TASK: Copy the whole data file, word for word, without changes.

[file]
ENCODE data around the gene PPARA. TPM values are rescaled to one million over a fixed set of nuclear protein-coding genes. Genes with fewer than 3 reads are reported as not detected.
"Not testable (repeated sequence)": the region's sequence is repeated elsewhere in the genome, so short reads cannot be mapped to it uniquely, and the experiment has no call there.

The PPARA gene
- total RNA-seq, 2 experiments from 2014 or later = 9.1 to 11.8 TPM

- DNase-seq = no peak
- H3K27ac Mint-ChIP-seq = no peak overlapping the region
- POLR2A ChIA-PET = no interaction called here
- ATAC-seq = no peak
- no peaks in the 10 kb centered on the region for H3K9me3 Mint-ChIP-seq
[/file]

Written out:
ENCODE data around the gene PPARA. TPM values are rescaled to one million over a fixed set of nuclear protein-coding genes. Genes with fewer than 3 reads are reported as not detected.
"Not testable (repeated sequence)": the region's sequence is repeated elsewhere in the genome, so short reads cannot be mapped to it uniquely, and the experiment has no call there.

The PPARA gene
- total RNA-seq, 2 experiments from 2014 or later = 9.1 to 11.8 TPM

- DNase-seq = no peak
- H3K27ac Mint-ChIP-seq = no peak overlapping the region
- POLR2A ChIA-PET = no interaction called here
- ATAC-seq = no peak
- no peaks in the 10 kb centered on the region for H3K9me3 Mint-ChIP-seq